On Tax Day, Big Wind Gets A Windfall

The wind industry often peddles the false claim that conventional energy sources like natural gas, coal, and nuclear receive more subsidies than wind power. Industry lobbyists at the American Wind Energy Association (AWEA) use this myth as a talking point to push for more subsidies, including the federal Production Tax Credit. In reality, the exact opposite is true—wind energy requires massive subsidies to compete with conventional fuels—and new data (once again) prove it.

Recently, the U.S. Energy Information Administration (EIA) released a new report on federal energy subsidies. An analysis of EIA’s data by the Institute for Energy Research found that despite the wind lobby’s claims, wind energy is by far the most heavily subsidized fuel source, receiving more subsidies to produce less energy than conventional fuels. Moreover, even the data AWEA cites to bolster its case shows that wind is a bad deal for taxpayers.

EIA Data: Wind Receives Far More Subsidies than Fossil Fuels

First, consider the following chart derived from EIA’s new report, Direct Federal Financial Interventions and Subsidies in Energy in Fiscal Year 2013. Wind energy received more than $5.9 billion in federal electricity-related subsidies during FY2013, which is almost twice as much as coal, natural gas, and nuclear combined. Solar received the second-most electricity-related subsidies, at nearly $4.4 billion, while all other energy sources received considerably less.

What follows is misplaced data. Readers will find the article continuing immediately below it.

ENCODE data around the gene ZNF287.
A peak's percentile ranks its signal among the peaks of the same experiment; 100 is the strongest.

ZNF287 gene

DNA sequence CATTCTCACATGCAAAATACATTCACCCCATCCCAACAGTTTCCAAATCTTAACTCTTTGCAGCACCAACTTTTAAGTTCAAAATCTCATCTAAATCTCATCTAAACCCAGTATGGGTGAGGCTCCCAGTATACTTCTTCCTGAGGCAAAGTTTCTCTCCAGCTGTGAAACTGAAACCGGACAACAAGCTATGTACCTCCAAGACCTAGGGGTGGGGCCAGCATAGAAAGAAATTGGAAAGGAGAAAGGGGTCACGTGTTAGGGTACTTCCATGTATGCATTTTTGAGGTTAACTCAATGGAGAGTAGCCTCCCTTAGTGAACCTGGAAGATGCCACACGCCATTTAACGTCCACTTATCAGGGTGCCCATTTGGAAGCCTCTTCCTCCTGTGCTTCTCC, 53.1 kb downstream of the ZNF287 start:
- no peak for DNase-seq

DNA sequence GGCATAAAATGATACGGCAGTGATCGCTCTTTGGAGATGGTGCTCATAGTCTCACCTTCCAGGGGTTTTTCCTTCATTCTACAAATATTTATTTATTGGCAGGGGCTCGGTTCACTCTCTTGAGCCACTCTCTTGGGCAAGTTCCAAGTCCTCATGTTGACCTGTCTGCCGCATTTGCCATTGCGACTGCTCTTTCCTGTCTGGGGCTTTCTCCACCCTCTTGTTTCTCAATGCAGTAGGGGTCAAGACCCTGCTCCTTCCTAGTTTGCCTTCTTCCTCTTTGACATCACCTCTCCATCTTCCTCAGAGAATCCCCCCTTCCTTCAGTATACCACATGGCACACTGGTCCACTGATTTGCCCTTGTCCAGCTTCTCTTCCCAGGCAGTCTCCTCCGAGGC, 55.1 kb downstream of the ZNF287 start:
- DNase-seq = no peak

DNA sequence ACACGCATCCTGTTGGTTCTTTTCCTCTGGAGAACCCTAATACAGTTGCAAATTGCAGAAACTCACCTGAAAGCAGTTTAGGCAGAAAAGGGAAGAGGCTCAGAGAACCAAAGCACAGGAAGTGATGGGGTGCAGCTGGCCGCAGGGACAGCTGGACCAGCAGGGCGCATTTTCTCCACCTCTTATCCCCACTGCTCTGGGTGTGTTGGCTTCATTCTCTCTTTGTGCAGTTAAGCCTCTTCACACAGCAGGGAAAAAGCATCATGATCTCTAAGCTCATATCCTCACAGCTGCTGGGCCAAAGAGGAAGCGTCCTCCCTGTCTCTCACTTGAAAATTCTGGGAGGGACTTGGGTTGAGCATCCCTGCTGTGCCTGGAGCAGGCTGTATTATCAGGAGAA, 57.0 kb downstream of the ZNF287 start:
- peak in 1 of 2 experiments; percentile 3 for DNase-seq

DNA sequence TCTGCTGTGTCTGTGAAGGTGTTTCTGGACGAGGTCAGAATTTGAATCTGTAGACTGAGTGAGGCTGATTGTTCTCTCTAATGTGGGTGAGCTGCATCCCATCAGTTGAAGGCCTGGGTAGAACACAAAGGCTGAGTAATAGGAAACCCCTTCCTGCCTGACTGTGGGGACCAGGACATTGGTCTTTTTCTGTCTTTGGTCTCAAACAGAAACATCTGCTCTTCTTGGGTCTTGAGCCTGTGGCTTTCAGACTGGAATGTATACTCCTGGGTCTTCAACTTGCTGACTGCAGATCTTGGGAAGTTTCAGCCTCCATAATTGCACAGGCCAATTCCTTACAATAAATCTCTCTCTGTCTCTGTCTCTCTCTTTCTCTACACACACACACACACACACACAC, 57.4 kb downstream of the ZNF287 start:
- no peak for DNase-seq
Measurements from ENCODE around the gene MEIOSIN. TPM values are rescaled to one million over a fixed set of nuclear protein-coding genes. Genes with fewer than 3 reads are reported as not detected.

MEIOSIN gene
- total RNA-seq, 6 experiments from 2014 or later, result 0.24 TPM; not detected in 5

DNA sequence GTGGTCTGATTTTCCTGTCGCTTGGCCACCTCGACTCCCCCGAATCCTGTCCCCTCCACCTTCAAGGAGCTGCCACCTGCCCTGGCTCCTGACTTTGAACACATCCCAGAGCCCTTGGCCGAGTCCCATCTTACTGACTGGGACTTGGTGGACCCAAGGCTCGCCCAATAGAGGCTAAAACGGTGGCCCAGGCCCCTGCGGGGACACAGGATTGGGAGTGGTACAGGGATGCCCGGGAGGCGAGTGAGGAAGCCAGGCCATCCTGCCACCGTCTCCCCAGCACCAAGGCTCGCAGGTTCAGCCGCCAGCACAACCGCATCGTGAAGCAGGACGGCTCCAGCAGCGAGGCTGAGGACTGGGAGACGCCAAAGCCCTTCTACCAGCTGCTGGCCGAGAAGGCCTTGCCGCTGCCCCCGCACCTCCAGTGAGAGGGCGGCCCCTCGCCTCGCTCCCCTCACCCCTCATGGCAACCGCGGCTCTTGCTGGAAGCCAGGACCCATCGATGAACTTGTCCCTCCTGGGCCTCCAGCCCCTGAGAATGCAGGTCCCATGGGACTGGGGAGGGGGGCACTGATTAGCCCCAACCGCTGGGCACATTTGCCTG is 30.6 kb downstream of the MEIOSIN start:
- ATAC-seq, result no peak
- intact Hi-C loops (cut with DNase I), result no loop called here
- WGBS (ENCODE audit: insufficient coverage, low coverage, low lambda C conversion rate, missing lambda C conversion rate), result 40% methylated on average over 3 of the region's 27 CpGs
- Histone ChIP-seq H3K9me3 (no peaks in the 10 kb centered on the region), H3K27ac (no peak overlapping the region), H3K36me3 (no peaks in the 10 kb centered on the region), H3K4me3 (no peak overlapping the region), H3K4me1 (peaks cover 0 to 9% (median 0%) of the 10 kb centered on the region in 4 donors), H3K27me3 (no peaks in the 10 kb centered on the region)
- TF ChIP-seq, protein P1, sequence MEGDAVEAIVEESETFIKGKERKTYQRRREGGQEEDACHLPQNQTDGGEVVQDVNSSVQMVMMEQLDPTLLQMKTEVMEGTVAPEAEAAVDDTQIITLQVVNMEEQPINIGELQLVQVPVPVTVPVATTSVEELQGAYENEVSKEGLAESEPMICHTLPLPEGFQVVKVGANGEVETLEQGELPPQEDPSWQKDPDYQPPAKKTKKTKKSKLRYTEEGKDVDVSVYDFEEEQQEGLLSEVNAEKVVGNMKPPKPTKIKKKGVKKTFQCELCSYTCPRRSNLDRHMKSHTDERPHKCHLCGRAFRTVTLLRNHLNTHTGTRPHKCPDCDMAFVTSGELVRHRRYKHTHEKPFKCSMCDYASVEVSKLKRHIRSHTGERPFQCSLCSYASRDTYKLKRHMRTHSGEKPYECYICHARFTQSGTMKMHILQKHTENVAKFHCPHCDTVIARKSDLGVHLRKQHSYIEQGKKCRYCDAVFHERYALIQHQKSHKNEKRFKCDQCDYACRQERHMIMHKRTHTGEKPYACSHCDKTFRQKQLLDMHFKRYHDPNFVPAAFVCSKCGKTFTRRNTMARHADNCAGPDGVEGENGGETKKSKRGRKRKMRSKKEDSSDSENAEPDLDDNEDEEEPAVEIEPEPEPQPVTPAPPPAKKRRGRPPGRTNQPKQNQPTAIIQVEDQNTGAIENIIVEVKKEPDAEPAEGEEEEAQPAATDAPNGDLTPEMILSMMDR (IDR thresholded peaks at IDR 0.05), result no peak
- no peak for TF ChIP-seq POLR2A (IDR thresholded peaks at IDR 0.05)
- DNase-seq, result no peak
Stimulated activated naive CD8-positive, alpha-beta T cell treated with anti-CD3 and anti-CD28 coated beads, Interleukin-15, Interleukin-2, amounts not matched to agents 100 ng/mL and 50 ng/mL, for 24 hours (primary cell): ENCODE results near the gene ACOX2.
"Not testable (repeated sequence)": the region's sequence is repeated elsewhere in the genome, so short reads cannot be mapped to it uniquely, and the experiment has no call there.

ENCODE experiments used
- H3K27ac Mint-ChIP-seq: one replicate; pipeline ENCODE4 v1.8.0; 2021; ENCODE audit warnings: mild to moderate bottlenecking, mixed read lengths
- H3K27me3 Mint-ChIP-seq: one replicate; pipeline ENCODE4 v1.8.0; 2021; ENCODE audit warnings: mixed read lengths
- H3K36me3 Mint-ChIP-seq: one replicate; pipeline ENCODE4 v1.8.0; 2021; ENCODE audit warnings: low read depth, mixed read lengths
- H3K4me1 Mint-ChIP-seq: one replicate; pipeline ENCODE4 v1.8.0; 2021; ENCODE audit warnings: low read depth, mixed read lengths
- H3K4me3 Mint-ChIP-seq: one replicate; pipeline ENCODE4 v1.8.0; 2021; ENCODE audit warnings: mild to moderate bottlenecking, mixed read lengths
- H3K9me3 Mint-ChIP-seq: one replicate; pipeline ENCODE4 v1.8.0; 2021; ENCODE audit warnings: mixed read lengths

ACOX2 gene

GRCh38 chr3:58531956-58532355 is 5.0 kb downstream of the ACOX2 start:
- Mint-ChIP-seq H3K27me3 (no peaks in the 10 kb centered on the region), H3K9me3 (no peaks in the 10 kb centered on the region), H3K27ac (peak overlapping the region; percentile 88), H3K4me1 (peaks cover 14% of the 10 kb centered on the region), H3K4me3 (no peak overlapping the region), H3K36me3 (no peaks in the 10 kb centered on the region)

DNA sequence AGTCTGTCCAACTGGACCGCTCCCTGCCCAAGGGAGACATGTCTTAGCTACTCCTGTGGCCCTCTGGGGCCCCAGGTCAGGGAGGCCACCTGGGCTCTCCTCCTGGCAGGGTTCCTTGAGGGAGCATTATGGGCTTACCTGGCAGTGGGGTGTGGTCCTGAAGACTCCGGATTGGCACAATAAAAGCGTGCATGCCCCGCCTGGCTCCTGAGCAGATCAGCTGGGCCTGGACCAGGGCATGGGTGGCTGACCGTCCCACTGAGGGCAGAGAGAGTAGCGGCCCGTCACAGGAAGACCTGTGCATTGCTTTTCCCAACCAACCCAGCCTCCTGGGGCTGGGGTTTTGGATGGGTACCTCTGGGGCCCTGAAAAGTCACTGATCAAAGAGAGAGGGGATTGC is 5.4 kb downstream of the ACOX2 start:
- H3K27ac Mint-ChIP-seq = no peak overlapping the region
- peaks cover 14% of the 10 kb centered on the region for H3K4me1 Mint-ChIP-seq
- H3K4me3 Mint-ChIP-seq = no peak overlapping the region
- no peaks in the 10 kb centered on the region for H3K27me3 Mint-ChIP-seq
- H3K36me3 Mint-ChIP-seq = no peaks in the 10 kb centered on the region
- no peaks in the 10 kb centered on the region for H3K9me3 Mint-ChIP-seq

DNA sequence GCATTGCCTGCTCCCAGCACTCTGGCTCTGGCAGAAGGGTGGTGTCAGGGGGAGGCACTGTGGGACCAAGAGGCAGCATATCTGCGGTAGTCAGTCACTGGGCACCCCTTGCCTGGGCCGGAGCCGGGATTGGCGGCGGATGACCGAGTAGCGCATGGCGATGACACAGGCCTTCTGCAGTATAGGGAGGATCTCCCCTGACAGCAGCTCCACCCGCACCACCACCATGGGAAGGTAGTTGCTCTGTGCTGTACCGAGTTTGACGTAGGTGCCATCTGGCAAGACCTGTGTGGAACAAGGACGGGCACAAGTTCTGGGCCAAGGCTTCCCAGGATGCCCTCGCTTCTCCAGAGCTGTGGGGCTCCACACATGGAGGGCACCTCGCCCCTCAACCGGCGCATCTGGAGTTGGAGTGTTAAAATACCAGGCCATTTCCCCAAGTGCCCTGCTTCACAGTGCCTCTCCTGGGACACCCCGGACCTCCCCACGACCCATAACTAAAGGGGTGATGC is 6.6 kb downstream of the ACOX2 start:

The gap widens further when we consider subsidies per unit of electrical energy produced. Once again, the data show wind receives far more subsidies than conventional energy sources. In FY2013, federal electric subsidies propped up wind to the tune of $35.33 per megawatt hour of electricity, compared to just $0.57 for coal, $0.67 for natural gas and oil, $2.07 for hydropower, and $2.10 for nuclear.


EIA’s data show that wind energy receives far more subsidies to produce far less energy than conventional fuels. Total federal electricity-related subsidies rose 38 percent between FY2010 and FY2013, while electricity-related subsidies for renewables including wind and solar climbed 54 percent. Despite generous and rising subsidies, wind energy supplies just 4.5 percent of U.S. electricity. Meanwhile, natural gas, coal, and nuclear receive far less in subsidies but generate more than 86 percent of the electricity Americans use.

Wind Lobby’s Misleading Math

After EIA released its new report, the American Wind Energy Association (AWEA) wrote a blog post that claims EIA is “missing the big picture on energy subsides” because the EIA report did not consider a longer time frame. AWEA argues that if you consider subsidies since 1950, wind’s subsidies are in line with other sources.